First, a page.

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Apple launched CarPlay in 2014. By 2021, S&P estimates the system was in 40-million new vehicles.
Apple launched CarPlay in 2014. By 2021, S&P estimates the system was in 40-million new vehicles.

Are technology giants like Apple, Amazon, Microsoft and Google planning a takeover of the global motor industry? Established motor companies are becoming increasingly reliant on the input of technology groundbreakers. But will they, as one leading analyst suggests, use their influence as a “Trojan horse” to eventually run the whole show?

Mark Boyadjis, head of mobility technology consulting at international automotive market intelligence company S&P Global Mobility, says that in the past, tech companies were mostly limited to in-car entertainment. Now, as cars become more complex, with the development of self-driving vehicles and technology that controls almost every vehicle activity — including the override of driver decisions — they threaten to become all-powerful.

Boyadjis says: “They are not coming in to take part. They are trying to rewrite the rules.” He says the motor industry must avoid a repeat of what happened to the music industry at the start of the century when Apple promoted its iTunes product as a means to protect the music industry from piracy. Instead, says Boyadjis, it led to the collapse of large sections of the industry and gave Apple dominance.

In the motor industry, he says, tech giants “are moving to dominate the cabin experience and more”. Artificial intelligence, automation, data, electrification and shared-mobility platforms that allow consumers to pay for the use of several forms of transport, rather than owning one, all require cutting-edge technology. So do systems that allow cars to “talk” to each other and to transport grids, to warn of traffic jams and other hazards.

Drivers themselves want to be in constant touch with social media, friends and entertainment. They also rely increasingly on technology to control car speed, following distance, staying in lane, parking and even braking. This is all rich pickings for tech companies.

“Big tech wants to control every part of our life and mobility user experience is one of the last horizons,” says Boyadjis. “They are investing to dominate.”

Some tech companies are already developing their own cars. It’s an open secret that Apple, through “Project Titan”, has been working on a self-driving car for some years. No firm date has been set for its launch but estimates range from 2024 to 2028. Amazon has been directly involved in the design of electric delivery vehicles, and Google in self-driving cars. Microsoft has developed strategic partnerships with companies like General Motors and Volkswagen, to secure its automotive future.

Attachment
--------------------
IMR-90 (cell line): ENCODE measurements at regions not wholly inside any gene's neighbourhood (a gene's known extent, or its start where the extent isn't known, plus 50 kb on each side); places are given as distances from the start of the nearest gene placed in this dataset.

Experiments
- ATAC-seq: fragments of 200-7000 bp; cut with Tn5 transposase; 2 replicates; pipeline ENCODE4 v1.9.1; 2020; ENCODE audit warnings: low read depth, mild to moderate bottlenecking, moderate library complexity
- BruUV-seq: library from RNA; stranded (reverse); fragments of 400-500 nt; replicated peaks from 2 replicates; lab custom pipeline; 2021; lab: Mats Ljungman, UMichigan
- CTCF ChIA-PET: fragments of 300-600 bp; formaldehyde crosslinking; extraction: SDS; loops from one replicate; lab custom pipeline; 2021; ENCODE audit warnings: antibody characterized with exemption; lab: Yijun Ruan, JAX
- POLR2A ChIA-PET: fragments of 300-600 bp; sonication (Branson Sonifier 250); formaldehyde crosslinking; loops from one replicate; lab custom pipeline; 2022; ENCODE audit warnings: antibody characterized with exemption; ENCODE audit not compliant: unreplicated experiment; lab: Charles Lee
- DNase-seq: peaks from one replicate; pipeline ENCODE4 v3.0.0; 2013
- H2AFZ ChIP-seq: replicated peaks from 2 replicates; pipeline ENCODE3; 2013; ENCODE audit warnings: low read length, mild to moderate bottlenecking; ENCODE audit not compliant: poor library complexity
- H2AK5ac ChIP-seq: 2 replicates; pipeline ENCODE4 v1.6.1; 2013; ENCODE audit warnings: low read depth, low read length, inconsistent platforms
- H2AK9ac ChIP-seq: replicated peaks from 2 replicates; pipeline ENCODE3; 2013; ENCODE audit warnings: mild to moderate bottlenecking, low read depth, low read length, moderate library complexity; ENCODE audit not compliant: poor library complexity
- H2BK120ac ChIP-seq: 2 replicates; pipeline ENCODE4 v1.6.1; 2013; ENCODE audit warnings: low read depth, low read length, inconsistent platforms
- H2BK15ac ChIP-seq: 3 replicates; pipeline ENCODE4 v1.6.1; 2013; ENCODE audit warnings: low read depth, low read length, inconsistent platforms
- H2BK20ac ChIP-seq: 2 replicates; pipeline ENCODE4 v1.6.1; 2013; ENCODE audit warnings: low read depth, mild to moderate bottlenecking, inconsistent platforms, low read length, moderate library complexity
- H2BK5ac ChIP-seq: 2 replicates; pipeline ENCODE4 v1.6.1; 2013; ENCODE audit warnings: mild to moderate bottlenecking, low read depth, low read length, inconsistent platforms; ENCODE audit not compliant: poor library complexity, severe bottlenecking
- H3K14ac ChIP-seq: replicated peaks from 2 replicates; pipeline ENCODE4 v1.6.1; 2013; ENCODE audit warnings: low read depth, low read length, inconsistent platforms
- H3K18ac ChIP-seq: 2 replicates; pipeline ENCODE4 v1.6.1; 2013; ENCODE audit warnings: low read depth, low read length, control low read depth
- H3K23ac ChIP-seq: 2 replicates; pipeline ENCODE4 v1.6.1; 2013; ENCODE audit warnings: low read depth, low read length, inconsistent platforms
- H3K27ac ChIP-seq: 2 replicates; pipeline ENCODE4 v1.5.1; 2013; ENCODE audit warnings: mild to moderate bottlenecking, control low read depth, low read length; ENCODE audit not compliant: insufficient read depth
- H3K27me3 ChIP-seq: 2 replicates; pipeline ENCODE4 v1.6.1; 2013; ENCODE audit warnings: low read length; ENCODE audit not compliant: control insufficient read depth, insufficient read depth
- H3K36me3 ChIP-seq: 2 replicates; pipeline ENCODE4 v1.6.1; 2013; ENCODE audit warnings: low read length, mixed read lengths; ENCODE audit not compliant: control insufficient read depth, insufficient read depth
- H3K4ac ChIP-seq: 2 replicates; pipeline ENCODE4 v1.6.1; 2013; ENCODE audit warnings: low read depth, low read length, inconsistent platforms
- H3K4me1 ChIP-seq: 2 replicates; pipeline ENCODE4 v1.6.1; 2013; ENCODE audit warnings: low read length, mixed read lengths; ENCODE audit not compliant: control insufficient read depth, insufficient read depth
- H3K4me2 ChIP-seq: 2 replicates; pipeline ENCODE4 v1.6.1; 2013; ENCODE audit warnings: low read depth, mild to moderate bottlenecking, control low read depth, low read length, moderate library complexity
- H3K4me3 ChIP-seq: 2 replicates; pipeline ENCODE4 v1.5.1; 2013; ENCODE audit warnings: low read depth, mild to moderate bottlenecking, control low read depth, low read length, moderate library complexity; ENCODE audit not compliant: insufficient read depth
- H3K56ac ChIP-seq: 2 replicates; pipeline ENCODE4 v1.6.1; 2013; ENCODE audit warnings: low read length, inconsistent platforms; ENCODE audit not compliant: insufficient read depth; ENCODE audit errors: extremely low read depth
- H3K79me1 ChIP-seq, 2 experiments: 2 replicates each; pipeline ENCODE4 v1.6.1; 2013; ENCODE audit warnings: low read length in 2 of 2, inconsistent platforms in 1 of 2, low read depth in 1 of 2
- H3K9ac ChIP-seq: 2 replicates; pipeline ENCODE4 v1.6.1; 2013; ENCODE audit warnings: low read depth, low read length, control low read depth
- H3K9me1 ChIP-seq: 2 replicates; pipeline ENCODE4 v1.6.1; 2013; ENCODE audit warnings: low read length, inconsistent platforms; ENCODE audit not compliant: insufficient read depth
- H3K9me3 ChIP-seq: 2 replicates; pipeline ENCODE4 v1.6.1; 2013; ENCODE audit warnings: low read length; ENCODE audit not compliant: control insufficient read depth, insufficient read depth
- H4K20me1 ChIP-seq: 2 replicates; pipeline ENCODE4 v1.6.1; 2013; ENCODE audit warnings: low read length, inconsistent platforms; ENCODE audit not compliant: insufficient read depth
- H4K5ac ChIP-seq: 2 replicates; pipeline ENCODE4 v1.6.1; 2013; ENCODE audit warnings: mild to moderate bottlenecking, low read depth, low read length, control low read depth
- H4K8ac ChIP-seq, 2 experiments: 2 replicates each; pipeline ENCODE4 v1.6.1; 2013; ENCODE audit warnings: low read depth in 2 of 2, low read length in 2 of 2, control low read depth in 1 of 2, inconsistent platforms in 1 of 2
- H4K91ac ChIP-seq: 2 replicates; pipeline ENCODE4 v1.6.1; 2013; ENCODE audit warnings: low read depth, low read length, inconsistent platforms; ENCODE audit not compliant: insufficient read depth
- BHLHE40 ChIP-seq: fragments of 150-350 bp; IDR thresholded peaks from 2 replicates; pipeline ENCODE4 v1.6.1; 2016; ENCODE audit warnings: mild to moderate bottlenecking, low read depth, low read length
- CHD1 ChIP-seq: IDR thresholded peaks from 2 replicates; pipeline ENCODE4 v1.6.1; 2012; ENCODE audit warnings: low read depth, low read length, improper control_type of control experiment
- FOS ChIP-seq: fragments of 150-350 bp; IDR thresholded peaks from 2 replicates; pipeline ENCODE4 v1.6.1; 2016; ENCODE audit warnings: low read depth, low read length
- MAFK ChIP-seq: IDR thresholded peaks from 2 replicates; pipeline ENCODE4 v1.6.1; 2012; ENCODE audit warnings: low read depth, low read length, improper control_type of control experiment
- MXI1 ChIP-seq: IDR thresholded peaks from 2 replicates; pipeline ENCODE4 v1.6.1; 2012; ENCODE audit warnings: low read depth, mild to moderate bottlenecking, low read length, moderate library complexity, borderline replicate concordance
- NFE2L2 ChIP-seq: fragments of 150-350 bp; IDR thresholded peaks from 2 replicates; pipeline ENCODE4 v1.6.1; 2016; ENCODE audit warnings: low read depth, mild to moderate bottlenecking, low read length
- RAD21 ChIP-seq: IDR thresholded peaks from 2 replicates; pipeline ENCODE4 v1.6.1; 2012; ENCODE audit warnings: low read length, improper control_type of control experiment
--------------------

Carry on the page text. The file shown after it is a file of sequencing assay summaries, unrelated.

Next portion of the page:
Tech companies don’t want to become full-scale vehicle manufacturers, says Boyadjis. Engineering and manufacturing would be outsourced. But they do want to play a leading role in design and content.

There is one obstacle, however, that even the most ambitious tech companies are battling to overcome: the border separating China from the rest of the world

There is no guarantee that this control transfer will happen, but Boyadjis says motor companies must wake up to the risk and avoid sleepwalking into subservience. Tech companies “are overreaching and capturing too much of the customer experience.”

He notes than in 2014, Apple launched CarPlay, which allows motorists to use iPhone features like phone calls, messaging, navigation and music while driving. By 2021, S&P estimates the system was in 40-million new vehicles, or 36% of motor industry production. Similar products from other companies were in most of the others.

This month, says S&P, Apple announced that the next generation of CarPlay would also be able to manage speedometers, seat heaters, temperature gauges, fuel and electric-battery levels, tachometers and climate control.

These are all things that used to be the preserve of motor companies and their traditional components suppliers. While Boyadjis welcomes the fact that tech companies’ innovation is driving the industry forward, he wonders how much more control can be surrendered before the master becomes the servant.

There is one obstacle, however, that even the most ambitious tech companies are battling to overcome: the border separating China from the rest of the world.

China is both the world’s biggest vehicle market and the biggest vehicle producer. Its protectionist policies severely limit the ability of Western companies to put their technology in vehicles made or sold there.

Likewise, Western technology sanctions, based on accusations of espionage-style data breaches by Chinese tech companies, means the likes of Huawei, Baidu and Banma don’t have free rein outside China — even if their technology is built into Western car brands exported from China.

“There are security concerns that have been exposed over the past couple of years,” says Boyadjis.

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